van Meegdenburg, M. M., Heineman, E., & Broens, P. M. (2015). Pudendal Neuropathy Alone Results in Urge Incontinence Rather Than in Complete Fecal Incontinence. Diseases of the Colon and Rectum, 58(12), 1186-93. https://doi.org/10.1097/DCR.0000000000000497
van Meegdenburg MM, Heineman E, Broens PM. Pudendal Neuropathy Alone Results in Urge Incontinence Rather Than in Complete Fecal Incontinence. Dis Colon Rectum. 2015;58(12):1186-93. PubMed PMID: 26544817.
* Article titles in AMA citation format should be in sentence-case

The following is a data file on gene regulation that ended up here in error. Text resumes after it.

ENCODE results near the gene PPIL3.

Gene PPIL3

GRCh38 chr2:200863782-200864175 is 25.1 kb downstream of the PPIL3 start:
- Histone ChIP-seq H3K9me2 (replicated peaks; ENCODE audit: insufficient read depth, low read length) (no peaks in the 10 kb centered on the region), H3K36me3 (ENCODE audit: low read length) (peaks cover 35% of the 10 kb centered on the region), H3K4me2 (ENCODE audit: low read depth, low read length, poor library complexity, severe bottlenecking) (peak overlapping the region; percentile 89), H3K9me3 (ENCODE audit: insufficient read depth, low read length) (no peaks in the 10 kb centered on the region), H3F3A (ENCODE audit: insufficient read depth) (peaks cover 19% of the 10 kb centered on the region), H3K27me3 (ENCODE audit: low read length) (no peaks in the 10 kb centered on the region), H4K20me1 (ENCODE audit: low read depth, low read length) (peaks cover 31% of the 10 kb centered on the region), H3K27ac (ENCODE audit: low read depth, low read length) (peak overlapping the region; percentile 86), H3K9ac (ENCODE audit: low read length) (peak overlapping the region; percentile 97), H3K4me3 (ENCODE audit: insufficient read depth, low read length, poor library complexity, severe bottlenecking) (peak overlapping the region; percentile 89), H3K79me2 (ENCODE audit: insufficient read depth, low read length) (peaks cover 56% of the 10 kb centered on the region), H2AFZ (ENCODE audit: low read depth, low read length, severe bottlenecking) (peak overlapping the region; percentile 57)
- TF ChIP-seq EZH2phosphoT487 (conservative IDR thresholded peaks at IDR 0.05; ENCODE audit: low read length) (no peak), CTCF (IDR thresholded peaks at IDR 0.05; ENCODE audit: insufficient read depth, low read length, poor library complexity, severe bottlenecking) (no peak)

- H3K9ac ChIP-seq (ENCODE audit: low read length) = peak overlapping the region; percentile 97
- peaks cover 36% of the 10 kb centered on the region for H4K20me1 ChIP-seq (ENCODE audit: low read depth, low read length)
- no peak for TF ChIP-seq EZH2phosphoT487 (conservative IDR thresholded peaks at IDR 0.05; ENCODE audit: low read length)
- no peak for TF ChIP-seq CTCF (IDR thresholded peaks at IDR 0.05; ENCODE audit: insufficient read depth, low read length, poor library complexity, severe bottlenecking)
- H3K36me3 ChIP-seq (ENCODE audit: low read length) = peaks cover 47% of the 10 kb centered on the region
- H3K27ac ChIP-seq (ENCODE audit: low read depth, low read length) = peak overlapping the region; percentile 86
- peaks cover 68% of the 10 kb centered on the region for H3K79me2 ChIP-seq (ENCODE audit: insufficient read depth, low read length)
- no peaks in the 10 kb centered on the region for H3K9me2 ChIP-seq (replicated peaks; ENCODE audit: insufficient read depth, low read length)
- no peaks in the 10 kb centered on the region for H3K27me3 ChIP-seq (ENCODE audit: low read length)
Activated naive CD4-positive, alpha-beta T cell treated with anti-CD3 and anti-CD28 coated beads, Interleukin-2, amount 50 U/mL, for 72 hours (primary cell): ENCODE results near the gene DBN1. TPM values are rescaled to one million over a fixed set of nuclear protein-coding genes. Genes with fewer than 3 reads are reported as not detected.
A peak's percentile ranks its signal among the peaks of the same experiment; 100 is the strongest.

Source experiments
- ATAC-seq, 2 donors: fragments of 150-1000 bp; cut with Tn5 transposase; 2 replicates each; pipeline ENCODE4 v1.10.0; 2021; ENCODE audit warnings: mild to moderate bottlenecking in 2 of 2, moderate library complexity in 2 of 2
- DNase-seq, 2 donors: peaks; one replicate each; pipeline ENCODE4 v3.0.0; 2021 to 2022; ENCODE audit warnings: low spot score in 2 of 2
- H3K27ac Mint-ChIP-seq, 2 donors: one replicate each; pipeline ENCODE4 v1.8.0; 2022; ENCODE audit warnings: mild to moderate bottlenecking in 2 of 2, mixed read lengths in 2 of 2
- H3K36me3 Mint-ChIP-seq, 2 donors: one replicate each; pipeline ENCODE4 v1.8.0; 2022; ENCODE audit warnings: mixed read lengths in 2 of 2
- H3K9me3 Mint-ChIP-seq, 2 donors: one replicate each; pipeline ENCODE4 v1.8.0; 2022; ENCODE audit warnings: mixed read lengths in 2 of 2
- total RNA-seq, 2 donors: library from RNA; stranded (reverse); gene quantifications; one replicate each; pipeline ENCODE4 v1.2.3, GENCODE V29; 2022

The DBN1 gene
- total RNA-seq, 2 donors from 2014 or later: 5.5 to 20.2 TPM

TY - JOUR T1 - Pudendal Neuropathy Alone Results in Urge Incontinence Rather Than in Complete Fecal Incontinence. AU - van Meegdenburg,Maxime M, AU - Heineman,Erik, AU - Broens,Paul M A, PY - 2015/11/7/entrez PY - 2015/11/7/pubmed PY - 2016/2/13/medline SP - 1186 EP - 93 JF - Diseases of the colon and rectum JO - Dis Colon Rectum VL - 58 IS - 12 N2 - BACKGROUND: Conscious external anal sphincter contraction is mediated by the pudendal nerve. Pudendal neuropathy is, therefore, believed to result in fecal incontinence. Until urge sensation is experienced, fecal continence is maintained by unconscious external anal sphincter contraction, which is regulated by the anal-external sphincter continence reflex. The innervation of unconscious contraction is yet unknown. OBJECTIVE: We aimed to determine whether unconscious contraction is mediated by the pudendal nerve and whether age influences unconscious contraction. DESIGN: This was a retrospective comparative study. SETTINGS: The study was conducted in a tertiary care center. PATIENTS: Seventy adult patients experiencing defecation problems who underwent anorectal function tests were included in this study. MAIN OUTCOME MEASURES: Conscious and unconscious contractions were compared between patients with and without pudendal neuropathy. Conscious contraction was defined by maximum anal sphincter contractility, unconscious contraction by pressure in the anal canal at maximum tolerable or retainable sensation during the balloon retention test. RESULTS: Unconscious contraction did not differ significantly between patients with pudendal neuropathy and non-pudendal neuropathy patients, whereas conscious contraction was significantly lower in patients with pudendal neuropathy. Multiple linear regression analyses demonstrated that unconscious contraction, in contrast to conscious contraction, was not predicted significantly by age and anal electrosensitivity at 2 cm, which represents pudendal neuropathy. Patients with pudendal neuropathy were significantly older than patients with nonpudendal neuropathy. LIMITATIONS: The pudendal nerve motor latency and EMG tests were not performed. CONCLUSIONS: The pudendal nerve does not mediate unconscious external anal sphincter contraction. Pudendal neuropathy alone, therefore, results in urge incontinence rather than in complete fecal incontinence. Unconscious contraction appears not to be influenced by age. Therefore, most of the elderly patients experience urge incontinence rather than complete fecal incontinence. SN - 1530-0358 UR - https://www.unboundmedicine.com/medline/citation/26544817/Pudendal_Neuropathy_Alone_Results_in_Urge_Incontinence_Rather_Than_in_Complete_Fecal_Incontinence_ L2 - https://doi.org/10.1097/DCR.0000000000000497 DB - PRIME DP - Unbound Medicine ER -